The Region III Mid-Atlantic APAMSA Conference was held on January 31st, 2015 at the Johns Hopkins University School of Medicine.
Check-in and breakfast was from 8 – 9am. This was a great opportunity for students to meet each other and network before the conference events began.
At 9 am, Dr. Stephen Yang, the conference’s keynote speaker, opened with a talk about cancer screening in AAPI populations. Following Dr. Yang, Ms. Pavitri Dwivedi, the second keynote speaker and a representative from Hep B United, spoke with the students about the prevalence of hepatitis in AAPIs, and the important for screening and proper follow-up with these populations. Their inspiring talks were the perfect transition into a day filled with discussions directly relating to AAPI health issues and community activism.
After the keynote speeches, the students had the option of attending 1 of 2 talks happening during the 10 am – 11 am time slot. One of the talks was given by Dr. Clarence Lam, who spoke about public health issues facing the AAPI community. The other was a workshop on the Whitehouse Initiative on AAPIs, run by Ms. Bessie Chan and Ms. Christine Harley. Dr. Lam, Ms. Chan, and Ms. Harley are all very active in local and national governments, and proudly represent the voice of AAPIs. Their presentations were vital to encouraging conference attendees (who are all future healthcare providers) to have a voice in government and advocate for a population that many times is overlooked by policy makers. It’s important for students to know that they can make a difference and have a voice in policy-making and public health measures.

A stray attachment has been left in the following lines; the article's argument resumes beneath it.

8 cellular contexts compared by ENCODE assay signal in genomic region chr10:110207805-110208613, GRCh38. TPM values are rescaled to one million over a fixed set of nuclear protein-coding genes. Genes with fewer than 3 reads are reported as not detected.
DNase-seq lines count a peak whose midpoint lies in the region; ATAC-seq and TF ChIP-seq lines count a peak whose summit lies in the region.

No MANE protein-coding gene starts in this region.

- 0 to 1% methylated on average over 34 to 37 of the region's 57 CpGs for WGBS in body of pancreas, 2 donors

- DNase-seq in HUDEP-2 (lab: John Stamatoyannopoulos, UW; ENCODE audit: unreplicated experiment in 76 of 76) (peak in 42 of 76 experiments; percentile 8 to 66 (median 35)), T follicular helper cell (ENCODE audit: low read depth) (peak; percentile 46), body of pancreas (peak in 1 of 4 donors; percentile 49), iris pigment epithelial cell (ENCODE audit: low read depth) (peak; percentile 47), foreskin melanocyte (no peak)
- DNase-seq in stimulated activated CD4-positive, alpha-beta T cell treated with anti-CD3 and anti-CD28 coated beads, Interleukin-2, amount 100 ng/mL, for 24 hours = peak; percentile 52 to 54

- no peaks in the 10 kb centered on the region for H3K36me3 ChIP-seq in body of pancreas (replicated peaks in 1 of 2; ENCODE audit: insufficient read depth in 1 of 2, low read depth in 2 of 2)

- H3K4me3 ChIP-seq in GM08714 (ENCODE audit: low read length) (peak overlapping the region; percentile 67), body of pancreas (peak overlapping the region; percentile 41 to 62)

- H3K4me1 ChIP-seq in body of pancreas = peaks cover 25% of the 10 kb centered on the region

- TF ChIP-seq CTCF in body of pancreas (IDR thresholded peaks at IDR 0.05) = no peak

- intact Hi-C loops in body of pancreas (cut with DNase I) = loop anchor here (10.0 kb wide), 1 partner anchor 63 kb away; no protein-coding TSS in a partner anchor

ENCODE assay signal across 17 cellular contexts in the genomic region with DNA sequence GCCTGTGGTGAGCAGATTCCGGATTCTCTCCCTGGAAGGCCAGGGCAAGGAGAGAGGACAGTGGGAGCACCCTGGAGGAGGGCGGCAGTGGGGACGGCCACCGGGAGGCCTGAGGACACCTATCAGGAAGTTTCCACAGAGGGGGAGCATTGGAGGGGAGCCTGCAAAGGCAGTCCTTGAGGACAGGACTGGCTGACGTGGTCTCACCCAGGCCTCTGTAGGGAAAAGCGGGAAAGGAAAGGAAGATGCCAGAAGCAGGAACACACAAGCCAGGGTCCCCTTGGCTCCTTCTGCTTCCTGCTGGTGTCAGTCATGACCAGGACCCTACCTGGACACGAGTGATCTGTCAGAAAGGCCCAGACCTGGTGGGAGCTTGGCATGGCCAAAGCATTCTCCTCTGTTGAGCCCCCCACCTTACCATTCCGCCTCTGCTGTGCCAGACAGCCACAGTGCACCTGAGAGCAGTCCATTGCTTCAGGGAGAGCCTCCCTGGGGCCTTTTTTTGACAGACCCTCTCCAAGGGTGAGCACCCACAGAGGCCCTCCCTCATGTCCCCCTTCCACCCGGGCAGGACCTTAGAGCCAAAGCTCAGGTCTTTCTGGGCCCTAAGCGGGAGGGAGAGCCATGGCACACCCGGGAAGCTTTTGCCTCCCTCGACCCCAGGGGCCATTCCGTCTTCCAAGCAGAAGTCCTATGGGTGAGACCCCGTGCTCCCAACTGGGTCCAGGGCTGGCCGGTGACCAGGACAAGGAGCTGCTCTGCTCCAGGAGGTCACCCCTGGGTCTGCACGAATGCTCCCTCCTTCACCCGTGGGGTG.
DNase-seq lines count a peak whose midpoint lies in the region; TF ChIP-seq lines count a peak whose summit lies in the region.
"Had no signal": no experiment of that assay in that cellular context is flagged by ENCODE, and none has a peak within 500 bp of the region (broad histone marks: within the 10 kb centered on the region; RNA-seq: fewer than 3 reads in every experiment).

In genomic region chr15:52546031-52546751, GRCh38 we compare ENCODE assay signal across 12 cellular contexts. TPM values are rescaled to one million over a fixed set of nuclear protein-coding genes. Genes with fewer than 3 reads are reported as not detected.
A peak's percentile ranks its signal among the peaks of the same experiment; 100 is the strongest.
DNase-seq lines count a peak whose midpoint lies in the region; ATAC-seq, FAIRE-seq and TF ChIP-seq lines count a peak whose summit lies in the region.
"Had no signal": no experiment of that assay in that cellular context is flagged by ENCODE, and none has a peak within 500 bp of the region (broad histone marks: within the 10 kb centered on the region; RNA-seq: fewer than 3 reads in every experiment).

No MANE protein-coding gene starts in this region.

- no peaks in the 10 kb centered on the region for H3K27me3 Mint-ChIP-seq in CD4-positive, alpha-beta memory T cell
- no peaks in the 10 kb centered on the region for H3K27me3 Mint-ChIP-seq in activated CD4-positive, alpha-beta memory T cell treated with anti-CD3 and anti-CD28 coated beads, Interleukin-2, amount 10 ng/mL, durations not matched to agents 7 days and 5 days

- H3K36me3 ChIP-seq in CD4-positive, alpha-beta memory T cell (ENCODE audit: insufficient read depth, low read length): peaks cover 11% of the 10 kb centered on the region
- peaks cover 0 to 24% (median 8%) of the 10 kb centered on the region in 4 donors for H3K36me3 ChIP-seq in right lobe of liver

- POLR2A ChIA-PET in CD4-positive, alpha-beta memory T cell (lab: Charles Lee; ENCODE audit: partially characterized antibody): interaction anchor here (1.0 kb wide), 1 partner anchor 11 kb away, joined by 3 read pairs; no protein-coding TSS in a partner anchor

From 11 am to 12 pm, there was again the option of attending 1 of 2 talks. Dr. Linda Lee, head of the program for Integrative Medicine gave a presentation about her field, and how preventative medicine can be a very appealing option to AAPIs. Dr. ??? gave a brief talk about nephrology, with included basic physiology and interesting case studies. His talk ended with encouraging words about being unafraid to advocate for one’s patients, since Asian American students and professionals tend to be on the more soft-spoken side. There were highly positive review from students on both presentations.
The conference ended with a catered lunch from Panera, where the students got to further socialize. Any premed students attending the conference were able to attend a short premed panel, comprised of current medical students also attending the conference. There were closing remarks from the National APAMSA President, as well as the 2 regional directors. Overall, it was a great conference – both fun and informative – and everyone enjoyed themselves greatly.